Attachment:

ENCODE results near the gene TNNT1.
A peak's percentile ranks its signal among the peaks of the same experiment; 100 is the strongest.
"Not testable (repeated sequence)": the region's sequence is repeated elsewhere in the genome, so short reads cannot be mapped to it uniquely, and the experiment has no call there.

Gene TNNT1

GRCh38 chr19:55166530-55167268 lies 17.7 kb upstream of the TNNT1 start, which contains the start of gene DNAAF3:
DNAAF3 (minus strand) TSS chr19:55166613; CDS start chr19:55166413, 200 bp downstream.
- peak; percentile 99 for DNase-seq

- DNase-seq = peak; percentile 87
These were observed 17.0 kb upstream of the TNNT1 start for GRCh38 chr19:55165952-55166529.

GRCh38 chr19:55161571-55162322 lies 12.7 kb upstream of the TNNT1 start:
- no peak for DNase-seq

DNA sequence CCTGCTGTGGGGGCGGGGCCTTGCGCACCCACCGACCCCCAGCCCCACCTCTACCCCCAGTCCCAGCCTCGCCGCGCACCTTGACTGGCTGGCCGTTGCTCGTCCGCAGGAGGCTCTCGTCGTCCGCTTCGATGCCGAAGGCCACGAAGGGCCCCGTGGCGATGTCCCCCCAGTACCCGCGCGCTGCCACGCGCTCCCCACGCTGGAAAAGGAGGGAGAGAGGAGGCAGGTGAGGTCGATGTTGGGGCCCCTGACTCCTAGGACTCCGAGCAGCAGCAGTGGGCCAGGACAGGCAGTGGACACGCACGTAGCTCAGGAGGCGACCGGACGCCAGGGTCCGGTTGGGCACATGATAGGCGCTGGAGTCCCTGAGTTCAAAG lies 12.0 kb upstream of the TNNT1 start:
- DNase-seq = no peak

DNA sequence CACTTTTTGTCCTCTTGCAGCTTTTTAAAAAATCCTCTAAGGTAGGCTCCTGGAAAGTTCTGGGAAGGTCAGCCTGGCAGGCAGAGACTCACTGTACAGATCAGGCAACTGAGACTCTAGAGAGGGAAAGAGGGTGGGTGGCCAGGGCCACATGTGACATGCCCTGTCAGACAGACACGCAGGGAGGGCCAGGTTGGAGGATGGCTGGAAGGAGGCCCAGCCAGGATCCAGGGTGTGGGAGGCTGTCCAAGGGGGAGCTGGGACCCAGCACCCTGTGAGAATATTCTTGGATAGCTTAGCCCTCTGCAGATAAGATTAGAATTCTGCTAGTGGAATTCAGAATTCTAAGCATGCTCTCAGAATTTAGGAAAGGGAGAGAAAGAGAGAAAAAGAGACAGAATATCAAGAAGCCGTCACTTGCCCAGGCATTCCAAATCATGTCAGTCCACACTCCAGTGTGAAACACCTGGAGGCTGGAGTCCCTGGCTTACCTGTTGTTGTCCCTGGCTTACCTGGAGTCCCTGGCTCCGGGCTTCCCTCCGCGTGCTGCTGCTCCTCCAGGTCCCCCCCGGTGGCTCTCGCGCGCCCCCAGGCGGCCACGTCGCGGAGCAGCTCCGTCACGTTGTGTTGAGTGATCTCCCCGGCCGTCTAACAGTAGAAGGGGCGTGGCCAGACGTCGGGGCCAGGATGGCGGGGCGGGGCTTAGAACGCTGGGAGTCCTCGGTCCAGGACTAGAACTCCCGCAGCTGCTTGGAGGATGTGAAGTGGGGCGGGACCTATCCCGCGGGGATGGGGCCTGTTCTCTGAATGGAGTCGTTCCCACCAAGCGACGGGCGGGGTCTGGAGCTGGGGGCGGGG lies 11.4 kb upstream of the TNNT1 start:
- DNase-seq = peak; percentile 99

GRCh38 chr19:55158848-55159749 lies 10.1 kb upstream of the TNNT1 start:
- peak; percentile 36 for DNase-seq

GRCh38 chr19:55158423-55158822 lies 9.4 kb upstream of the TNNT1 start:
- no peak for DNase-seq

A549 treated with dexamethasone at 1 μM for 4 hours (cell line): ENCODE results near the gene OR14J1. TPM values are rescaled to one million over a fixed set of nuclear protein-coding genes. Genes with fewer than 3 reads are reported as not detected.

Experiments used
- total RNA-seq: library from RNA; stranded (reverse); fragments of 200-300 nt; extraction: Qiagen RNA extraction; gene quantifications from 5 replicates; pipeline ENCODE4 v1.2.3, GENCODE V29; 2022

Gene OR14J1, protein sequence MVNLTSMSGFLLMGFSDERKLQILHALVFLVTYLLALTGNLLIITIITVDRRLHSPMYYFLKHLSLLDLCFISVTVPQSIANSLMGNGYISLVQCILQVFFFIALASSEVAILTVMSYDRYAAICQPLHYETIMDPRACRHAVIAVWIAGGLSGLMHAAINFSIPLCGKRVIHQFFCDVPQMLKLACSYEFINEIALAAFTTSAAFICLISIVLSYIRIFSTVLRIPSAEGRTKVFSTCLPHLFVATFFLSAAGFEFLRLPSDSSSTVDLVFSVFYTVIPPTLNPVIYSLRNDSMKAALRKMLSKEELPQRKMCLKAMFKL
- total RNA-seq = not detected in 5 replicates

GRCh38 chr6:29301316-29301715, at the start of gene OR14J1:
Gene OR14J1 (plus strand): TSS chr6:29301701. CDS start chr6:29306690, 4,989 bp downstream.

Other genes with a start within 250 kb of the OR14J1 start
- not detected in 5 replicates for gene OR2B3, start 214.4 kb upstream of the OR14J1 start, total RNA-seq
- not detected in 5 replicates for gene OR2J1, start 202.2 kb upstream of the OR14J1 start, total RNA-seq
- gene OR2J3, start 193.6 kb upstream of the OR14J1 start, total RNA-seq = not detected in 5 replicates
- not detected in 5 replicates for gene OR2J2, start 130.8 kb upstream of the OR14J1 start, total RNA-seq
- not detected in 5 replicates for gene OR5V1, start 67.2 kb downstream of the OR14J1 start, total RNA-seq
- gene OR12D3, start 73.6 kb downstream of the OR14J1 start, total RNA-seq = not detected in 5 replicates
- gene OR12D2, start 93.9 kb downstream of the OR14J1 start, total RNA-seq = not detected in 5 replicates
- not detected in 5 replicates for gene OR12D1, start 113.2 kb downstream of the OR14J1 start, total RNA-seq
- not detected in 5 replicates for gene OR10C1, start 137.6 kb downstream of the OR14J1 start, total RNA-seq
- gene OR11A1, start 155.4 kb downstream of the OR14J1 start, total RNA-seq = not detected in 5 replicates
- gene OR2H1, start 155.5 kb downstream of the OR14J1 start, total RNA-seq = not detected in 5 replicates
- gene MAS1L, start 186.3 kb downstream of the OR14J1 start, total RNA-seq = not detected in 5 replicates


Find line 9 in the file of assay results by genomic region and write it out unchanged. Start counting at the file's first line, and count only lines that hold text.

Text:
These were observed 17.0 kb upstream of the TNNT1 start for GRCh38 chr19:55165952-55166529.